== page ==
Roy Ward Baker’s even more graphic sequel, Vault of Horror, is presented by Scream Factory with and without the trims that allowed it to be released PG. Here, five hotel guests step into an elevator, which leads them into an inescapable underground vault. Each guest is required to share a gruesome tale of an encounter with death and how their actions may have precipitated the outcomes. The A-list case of British actors includes Tom Baker (the fourth Doctor Who), Denholm Elliott, Curt Jurgens, Terry-Thomas, Daniel and Anna Massey, Glynis Johns and Michael Craig.

Shout Factory’s new martial-arts double-feature, Whiplash/Kung Fu Girl, takes us back to the glory years of Hong Kong’s Golden Harvest production company. Both pictures feature outstanding fighting action by Pei-Pei Cheng. I don’t think the plots would mean anything to anyone outside of the screenwriters’ immediate families, but the movies have been restored to the point where they can be enjoyed without experiencing terminal eyestrain. Pei-Pei’s career highlight may have been appearing in Crouching Tiger, Hidden Dragon, in 2000, but she’s hardly had any time off since beginning her movie career in 1964.

Bruce Lee’s only son, Brandon, gets top billing in this uncharacteristically dull martial-arts picture from 1986. He was 21 at time and clearly not ready for prime time. Eight years later, just as he was approaching stardom, Lee would be killed in a freak on-set accident. In Legacy of Rage, his character is framed in the murder of a cop and forced to spend the next eight years in jail. As the title suggests, Lee’s Brandon spent most of his time in stir planning his revenge. There’s only one good fighting scene in the whole movie, so anyone not a Lee completist is advised to use caution.

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It shows how out of it I was in trying to be in it, acknowledging that I was out of it to myself, and then thinking, “Okay, how do I stop being out of it? Well, I get some legitimate illogical narrative ideas” — some novel, you know?

So I decided on three writers that I might be able to option their material and get some producer, or myself as producer, and then get some writer to do a screenplay on it, and maybe make a movie.

And so the three projects were “Do Androids Dream of Electric Sheep,” “Naked Lunch” and a collection of Bukowski. Which, in 1975, forget it — I mean, that was nuts. Hollywood would not touch any of that, but I was looking for something commercial, and I thought that all of these things were coming.

There would be no Blade Runner if there was no Ray Bradbury. I couldn’t find Philip K. Dick. His agent didn’t even know where he was. And so I gave up.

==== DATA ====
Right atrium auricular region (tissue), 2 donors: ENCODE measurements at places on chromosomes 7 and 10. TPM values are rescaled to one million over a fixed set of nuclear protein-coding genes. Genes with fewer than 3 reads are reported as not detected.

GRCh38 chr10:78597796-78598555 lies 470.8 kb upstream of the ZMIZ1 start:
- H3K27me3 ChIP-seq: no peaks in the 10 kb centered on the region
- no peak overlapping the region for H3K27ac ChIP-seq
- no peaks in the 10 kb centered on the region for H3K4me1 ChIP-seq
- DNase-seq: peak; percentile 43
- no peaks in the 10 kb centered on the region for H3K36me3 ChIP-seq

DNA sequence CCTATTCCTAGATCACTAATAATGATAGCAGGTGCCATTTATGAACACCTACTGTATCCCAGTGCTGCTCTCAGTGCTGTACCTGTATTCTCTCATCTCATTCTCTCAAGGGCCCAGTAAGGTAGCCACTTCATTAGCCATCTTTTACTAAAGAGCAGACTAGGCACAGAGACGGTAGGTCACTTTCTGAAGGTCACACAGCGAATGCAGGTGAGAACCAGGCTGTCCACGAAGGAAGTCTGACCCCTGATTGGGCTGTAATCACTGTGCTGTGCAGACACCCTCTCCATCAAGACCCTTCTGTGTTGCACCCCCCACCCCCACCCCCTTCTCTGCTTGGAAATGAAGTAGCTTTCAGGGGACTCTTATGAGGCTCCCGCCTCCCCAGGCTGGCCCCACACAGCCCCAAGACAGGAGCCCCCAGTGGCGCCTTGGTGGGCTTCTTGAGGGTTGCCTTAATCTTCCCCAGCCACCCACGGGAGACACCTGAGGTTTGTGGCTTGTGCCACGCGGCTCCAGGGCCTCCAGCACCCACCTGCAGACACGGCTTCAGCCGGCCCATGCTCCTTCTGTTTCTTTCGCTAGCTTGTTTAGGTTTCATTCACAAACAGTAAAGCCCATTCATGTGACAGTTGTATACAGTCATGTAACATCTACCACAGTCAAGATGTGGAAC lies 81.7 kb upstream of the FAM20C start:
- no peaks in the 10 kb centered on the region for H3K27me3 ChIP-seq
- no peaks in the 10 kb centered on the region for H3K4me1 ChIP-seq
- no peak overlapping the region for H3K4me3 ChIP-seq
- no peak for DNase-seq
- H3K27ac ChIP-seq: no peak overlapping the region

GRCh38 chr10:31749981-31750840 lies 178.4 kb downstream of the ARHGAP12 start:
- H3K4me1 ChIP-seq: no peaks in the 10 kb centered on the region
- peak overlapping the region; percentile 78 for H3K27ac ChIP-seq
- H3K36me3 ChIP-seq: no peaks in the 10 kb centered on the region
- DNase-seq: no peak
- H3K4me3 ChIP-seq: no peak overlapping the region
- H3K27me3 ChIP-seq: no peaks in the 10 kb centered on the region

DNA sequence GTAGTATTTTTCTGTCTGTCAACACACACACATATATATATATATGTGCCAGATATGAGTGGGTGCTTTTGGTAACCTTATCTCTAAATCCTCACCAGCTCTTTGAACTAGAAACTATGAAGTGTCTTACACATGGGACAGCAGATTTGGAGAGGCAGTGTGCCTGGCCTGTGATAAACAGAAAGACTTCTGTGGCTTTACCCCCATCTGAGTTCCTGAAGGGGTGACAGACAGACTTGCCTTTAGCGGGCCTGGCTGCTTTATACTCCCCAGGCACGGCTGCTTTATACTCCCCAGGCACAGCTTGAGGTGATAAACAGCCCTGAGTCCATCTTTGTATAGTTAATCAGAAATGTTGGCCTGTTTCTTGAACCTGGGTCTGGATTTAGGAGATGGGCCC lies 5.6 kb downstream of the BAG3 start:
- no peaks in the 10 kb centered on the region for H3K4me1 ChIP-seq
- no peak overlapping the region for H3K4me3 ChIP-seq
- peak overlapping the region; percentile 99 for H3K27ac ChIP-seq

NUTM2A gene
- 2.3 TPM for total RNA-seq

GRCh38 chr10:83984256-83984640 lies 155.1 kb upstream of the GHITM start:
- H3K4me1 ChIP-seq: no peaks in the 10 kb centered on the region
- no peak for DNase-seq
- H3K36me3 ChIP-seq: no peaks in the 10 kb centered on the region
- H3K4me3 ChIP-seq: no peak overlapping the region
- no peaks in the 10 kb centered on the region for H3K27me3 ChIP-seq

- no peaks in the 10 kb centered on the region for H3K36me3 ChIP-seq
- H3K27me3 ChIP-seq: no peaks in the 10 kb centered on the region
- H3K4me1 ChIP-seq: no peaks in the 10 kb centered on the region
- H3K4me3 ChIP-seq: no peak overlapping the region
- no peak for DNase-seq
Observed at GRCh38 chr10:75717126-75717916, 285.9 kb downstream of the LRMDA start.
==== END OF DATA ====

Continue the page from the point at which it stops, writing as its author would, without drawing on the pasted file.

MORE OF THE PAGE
I was walking down the street and I ran into Bradbury — he directed a play that I was going to do as an actor, so we know each other, but he yelled “hi” — and I’d forgot who he was.

So at my girlfriend Barbara Hershey’s urging — I was with her at that moment — she said, “Talk to him! That guy really wants to talk to you,” and I said “No, fuck him,” and keep walking.

But then I did, and then I realized who it was, and I thought, “Wait, he’s in that realm, maybe he knows Philip K. Dick.” I said, “You know a guy named—” “Yeah, sure — you want his phone number?”

My friend paid my rent for a year while I wrote, because it turned out we couldn’t get a writer. My friends kept on me about, well, if you can’t get a writer, then you write.”
~ Hampton Fancher

“That was the most disappointing thing to me in how this thing was played. Is that I’m on the phone with you now, after all that’s been said, and the fundamental distinction between what James is dealing with in these other cases is not actually brought to the fore. The fundamental difference is that James Franco didn’t seek to use his position to have sex with anyone. There’s not a case of that. He wasn’t using his position or status to try to solicit a sexual favor from anyone. If he had — if that were what the accusation involved — the show would not have gone on. We would have folded up shop and we would have not completed the show. Because then it would have been the same as Harvey Weinstein, or Les Moonves, or any of these cases that are fundamental to this new paradigm. Did you not notice that? Why did you not notice that? Is that not something notable to say, journalistically? Because nobody could find the voice to say it. I’m not just being rhetorical. Why is it that you and the other critics, none of you could find the voice to say, “You know, it’s not this, it’s that”? Because — let me go on and speak further to this. If you go back to the L.A. Times piece, that’s what it lacked. That’s what they were not able to deliver. The one example in the five that involved an issue of a sexual act was between James and a woman he was dating, who he was not working with. There was no professional dynamic in any capacity.

~ David Simon